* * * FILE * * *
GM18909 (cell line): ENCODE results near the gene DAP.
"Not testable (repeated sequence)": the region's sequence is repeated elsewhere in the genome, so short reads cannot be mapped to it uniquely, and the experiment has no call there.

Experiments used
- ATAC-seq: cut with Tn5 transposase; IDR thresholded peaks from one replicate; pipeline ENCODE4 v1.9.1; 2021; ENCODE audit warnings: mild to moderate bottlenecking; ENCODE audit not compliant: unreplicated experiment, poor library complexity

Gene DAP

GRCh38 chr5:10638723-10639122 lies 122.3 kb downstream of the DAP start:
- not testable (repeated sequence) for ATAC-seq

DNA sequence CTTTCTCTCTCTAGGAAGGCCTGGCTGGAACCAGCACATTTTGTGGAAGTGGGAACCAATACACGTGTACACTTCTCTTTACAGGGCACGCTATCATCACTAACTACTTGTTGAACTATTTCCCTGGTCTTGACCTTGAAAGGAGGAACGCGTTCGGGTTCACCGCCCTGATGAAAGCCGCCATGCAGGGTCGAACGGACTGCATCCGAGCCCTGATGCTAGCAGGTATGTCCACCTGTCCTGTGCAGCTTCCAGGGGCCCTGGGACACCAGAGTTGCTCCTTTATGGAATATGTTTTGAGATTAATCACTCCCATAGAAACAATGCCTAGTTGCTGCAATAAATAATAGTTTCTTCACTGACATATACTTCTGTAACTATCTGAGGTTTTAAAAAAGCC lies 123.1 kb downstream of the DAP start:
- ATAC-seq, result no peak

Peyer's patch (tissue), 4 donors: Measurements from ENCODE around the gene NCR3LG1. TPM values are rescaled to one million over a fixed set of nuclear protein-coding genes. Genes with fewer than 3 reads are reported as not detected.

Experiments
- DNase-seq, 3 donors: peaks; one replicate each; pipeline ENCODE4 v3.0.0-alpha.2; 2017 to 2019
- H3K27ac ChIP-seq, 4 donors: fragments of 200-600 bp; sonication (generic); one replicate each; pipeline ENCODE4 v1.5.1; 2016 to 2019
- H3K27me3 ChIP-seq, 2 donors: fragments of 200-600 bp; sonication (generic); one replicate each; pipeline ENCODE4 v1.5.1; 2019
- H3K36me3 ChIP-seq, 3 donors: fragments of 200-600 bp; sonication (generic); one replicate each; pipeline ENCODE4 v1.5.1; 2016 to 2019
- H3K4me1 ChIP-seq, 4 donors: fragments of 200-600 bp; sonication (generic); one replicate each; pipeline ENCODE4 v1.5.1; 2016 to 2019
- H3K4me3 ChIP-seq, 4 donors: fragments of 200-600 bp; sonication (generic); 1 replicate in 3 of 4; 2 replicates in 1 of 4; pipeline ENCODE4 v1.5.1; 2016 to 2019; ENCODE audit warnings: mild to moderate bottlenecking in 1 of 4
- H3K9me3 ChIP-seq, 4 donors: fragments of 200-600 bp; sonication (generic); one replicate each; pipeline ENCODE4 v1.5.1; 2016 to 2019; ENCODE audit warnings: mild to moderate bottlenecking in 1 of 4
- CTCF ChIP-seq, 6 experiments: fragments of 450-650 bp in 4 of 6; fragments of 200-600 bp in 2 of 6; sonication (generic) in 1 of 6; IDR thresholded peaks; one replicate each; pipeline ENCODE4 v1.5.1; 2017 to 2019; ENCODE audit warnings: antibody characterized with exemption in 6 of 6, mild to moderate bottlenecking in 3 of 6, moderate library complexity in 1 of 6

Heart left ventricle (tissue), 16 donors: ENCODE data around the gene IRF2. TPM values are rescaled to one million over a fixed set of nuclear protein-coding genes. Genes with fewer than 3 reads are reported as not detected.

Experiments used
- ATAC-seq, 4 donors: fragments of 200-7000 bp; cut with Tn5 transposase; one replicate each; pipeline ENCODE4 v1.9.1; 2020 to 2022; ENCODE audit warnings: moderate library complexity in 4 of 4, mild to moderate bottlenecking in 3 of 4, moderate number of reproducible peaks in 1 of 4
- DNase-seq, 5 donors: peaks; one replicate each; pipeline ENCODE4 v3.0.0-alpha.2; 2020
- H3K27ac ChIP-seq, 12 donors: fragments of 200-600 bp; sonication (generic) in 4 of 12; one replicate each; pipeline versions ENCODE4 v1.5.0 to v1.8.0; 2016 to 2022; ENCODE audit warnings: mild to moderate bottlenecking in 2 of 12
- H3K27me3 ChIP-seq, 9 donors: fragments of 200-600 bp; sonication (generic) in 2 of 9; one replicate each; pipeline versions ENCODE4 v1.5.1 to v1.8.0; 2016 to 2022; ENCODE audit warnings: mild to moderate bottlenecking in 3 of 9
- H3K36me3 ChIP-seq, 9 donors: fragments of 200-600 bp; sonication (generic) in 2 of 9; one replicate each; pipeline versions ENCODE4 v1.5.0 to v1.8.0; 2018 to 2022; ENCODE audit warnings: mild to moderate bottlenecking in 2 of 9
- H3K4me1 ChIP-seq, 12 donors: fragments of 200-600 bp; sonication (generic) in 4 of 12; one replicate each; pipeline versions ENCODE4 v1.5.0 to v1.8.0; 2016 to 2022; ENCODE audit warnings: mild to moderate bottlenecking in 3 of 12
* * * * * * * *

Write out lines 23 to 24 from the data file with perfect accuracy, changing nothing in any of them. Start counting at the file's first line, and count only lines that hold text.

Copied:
- DNase-seq, 5 donors: peaks; one replicate each; pipeline ENCODE4 v3.0.0-alpha.2; 2020
- H3K27ac ChIP-seq, 12 donors: fragments of 200-600 bp; sonication (generic) in 4 of 12; one replicate each; pipeline versions ENCODE4 v1.5.0 to v1.8.0; 2016 to 2022; ENCODE audit warnings: mild to moderate bottlenecking in 2 of 12